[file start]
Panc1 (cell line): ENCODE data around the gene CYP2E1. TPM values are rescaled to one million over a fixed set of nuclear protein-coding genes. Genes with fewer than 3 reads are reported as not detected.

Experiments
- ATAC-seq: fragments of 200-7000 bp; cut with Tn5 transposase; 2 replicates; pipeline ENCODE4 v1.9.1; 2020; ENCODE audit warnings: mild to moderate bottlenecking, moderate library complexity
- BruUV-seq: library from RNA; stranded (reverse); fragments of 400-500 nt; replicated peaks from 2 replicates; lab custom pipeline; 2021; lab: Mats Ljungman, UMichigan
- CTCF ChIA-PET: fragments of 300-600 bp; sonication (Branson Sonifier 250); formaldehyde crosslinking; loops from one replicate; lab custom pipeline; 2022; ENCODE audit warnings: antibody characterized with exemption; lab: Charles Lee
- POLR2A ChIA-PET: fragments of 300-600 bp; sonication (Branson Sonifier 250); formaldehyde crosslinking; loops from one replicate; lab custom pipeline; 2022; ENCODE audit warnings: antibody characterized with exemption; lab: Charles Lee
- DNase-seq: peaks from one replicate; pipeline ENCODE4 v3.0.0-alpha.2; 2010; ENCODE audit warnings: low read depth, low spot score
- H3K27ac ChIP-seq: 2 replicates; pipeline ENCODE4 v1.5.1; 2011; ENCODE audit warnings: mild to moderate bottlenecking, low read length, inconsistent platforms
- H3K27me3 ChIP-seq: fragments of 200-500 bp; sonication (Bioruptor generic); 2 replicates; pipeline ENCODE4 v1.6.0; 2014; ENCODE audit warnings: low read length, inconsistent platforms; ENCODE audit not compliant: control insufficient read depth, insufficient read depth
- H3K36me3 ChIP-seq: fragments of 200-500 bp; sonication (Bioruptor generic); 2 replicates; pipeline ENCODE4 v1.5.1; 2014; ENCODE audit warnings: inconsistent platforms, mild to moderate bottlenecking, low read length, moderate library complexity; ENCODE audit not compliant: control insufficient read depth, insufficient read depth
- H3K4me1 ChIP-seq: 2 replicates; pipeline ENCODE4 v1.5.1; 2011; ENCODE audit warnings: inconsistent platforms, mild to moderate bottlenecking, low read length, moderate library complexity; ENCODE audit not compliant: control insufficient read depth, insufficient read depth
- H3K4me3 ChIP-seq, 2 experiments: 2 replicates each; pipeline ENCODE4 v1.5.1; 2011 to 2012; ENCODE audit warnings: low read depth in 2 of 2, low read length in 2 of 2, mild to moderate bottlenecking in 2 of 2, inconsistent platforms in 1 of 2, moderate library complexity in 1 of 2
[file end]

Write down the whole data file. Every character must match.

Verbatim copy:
Panc1 (cell line): ENCODE data around the gene CYP2E1. TPM values are rescaled to one million over a fixed set of nuclear protein-coding genes. Genes with fewer than 3 reads are reported as not detected.

Experiments
- ATAC-seq: fragments of 200-7000 bp; cut with Tn5 transposase; 2 replicates; pipeline ENCODE4 v1.9.1; 2020; ENCODE audit warnings: mild to moderate bottlenecking, moderate library complexity
- BruUV-seq: library from RNA; stranded (reverse); fragments of 400-500 nt; replicated peaks from 2 replicates; lab custom pipeline; 2021; lab: Mats Ljungman, UMichigan
- CTCF ChIA-PET: fragments of 300-600 bp; sonication (Branson Sonifier 250); formaldehyde crosslinking; loops from one replicate; lab custom pipeline; 2022; ENCODE audit warnings: antibody characterized with exemption; lab: Charles Lee
- POLR2A ChIA-PET: fragments of 300-600 bp; sonication (Branson Sonifier 250); formaldehyde crosslinking; loops from one replicate; lab custom pipeline; 2022; ENCODE audit warnings: antibody characterized with exemption; lab: Charles Lee
- DNase-seq: peaks from one replicate; pipeline ENCODE4 v3.0.0-alpha.2; 2010; ENCODE audit warnings: low read depth, low spot score
- H3K27ac ChIP-seq: 2 replicates; pipeline ENCODE4 v1.5.1; 2011; ENCODE audit warnings: mild to moderate bottlenecking, low read length, inconsistent platforms
- H3K27me3 ChIP-seq: fragments of 200-500 bp; sonication (Bioruptor generic); 2 replicates; pipeline ENCODE4 v1.6.0; 2014; ENCODE audit warnings: low read length, inconsistent platforms; ENCODE audit not compliant: control insufficient read depth, insufficient read depth
- H3K36me3 ChIP-seq: fragments of 200-500 bp; sonication (Bioruptor generic); 2 replicates; pipeline ENCODE4 v1.5.1; 2014; ENCODE audit warnings: inconsistent platforms, mild to moderate bottlenecking, low read length, moderate library complexity; ENCODE audit not compliant: control insufficient read depth, insufficient read depth
- H3K4me1 ChIP-seq: 2 replicates; pipeline ENCODE4 v1.5.1; 2011; ENCODE audit warnings: inconsistent platforms, mild to moderate bottlenecking, low read length, moderate library complexity; ENCODE audit not compliant: control insufficient read depth, insufficient read depth
- H3K4me3 ChIP-seq, 2 experiments: 2 replicates each; pipeline ENCODE4 v1.5.1; 2011 to 2012; ENCODE audit warnings: low read depth in 2 of 2, low read length in 2 of 2, mild to moderate bottlenecking in 2 of 2, inconsistent platforms in 1 of 2, moderate library complexity in 1 of 2